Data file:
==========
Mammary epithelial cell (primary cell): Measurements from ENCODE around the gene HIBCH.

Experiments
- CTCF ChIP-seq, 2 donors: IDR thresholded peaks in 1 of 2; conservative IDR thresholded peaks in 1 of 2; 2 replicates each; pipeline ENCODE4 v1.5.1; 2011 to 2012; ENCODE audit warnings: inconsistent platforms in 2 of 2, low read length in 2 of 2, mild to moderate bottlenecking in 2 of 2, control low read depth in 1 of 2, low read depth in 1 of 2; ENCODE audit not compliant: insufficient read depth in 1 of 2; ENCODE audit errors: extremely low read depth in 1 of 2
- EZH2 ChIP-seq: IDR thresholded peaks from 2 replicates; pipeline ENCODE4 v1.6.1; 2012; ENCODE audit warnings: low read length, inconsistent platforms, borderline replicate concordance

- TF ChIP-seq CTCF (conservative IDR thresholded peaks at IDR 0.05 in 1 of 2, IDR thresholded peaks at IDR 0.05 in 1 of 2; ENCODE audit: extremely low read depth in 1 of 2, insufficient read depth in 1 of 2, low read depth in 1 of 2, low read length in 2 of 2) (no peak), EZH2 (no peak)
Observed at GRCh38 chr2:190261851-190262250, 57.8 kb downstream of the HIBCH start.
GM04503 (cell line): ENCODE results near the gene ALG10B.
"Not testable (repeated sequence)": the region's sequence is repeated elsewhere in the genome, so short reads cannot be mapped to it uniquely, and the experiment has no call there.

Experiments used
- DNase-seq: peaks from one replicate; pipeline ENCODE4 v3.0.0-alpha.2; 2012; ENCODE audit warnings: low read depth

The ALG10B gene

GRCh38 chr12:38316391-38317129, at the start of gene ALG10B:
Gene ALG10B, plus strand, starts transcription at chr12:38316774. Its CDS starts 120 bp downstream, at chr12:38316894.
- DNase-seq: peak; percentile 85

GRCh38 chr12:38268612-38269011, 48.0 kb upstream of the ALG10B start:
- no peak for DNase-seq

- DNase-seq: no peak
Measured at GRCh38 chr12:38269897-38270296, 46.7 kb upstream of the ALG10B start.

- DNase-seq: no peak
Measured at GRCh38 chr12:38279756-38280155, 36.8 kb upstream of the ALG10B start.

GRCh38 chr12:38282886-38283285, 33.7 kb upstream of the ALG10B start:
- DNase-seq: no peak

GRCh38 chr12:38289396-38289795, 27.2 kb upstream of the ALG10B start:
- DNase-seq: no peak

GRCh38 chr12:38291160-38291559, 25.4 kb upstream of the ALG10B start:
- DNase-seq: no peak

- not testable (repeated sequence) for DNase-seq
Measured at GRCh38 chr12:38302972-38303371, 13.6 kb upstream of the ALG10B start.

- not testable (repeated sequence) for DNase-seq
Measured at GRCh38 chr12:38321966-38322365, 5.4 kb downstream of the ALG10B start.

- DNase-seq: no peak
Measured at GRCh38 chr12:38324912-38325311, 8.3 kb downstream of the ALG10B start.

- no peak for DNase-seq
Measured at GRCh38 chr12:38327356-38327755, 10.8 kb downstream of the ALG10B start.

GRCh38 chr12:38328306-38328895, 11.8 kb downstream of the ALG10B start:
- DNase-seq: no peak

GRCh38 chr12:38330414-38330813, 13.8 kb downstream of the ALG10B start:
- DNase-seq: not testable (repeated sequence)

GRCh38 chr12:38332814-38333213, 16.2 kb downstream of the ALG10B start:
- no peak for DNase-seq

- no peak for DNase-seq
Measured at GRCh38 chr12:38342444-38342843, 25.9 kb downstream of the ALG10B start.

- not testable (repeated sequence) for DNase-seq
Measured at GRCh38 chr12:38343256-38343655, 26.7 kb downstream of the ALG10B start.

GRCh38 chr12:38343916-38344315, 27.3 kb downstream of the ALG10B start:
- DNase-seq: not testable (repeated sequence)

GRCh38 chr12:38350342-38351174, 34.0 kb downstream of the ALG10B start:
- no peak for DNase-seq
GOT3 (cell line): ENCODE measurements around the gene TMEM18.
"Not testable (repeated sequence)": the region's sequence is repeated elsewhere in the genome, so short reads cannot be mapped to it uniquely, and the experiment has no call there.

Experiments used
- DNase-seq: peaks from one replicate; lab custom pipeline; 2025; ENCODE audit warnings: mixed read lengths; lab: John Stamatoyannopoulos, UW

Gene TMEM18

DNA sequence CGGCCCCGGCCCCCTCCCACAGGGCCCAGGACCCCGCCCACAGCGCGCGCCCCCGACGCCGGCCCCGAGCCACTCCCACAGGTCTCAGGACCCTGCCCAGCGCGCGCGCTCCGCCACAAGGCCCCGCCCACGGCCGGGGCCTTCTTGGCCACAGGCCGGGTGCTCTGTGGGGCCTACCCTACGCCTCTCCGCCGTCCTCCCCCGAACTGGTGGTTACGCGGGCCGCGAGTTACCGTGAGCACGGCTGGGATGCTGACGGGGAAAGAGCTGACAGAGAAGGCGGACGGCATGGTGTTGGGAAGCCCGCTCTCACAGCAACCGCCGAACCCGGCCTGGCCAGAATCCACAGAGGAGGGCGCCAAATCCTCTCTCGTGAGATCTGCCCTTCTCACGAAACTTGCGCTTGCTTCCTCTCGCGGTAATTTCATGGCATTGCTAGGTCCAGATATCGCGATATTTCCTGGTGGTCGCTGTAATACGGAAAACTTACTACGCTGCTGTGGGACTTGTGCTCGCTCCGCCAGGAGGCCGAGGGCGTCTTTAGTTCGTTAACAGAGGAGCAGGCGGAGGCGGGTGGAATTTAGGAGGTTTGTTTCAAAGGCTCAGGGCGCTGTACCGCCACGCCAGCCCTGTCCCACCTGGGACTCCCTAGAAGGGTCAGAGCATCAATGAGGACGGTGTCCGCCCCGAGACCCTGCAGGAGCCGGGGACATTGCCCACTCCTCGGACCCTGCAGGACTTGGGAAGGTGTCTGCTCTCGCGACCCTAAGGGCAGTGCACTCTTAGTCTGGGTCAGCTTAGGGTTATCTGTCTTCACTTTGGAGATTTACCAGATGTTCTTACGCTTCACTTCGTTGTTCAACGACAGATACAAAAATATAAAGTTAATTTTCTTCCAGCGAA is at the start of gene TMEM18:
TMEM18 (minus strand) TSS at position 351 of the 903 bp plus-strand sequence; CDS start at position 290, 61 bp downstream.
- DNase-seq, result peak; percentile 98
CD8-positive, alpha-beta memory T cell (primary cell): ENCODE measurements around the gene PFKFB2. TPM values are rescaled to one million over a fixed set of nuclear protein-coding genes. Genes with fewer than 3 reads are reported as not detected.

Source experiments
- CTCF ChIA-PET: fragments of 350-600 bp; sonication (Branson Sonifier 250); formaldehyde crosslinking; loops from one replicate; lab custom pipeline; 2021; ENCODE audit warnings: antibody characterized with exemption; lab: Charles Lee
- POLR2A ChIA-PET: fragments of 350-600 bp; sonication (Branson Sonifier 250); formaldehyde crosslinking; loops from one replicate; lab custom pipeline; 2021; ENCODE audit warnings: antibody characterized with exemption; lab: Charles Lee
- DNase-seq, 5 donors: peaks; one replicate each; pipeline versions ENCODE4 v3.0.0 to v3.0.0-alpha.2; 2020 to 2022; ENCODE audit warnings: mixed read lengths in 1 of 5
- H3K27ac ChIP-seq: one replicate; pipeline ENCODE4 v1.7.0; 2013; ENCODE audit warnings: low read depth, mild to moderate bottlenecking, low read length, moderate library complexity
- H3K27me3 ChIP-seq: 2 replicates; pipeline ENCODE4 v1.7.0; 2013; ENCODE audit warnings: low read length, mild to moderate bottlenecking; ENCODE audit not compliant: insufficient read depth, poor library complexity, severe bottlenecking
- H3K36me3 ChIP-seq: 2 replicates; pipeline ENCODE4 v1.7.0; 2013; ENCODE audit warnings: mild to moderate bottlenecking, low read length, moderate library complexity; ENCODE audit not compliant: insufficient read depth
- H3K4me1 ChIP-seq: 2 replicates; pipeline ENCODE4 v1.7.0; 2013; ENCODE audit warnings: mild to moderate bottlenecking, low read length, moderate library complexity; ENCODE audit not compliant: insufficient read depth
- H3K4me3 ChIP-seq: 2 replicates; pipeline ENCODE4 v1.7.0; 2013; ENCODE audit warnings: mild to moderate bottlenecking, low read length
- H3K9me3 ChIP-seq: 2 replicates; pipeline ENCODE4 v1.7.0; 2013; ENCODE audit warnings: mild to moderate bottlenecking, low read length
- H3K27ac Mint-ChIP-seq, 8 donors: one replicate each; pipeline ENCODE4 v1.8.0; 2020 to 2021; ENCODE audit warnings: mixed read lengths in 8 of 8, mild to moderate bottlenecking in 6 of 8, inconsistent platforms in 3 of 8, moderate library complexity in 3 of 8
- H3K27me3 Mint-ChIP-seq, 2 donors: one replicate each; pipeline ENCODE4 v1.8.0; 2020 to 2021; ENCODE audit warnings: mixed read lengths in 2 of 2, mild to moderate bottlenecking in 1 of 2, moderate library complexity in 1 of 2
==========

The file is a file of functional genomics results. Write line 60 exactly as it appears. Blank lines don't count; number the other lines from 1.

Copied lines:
- POLR2A ChIA-PET: fragments of 350-600 bp; sonication (Branson Sonifier 250); formaldehyde crosslinking; loops from one replicate; lab custom pipeline; 2021; ENCODE audit warnings: antibody characterized with exemption; lab: Charles Lee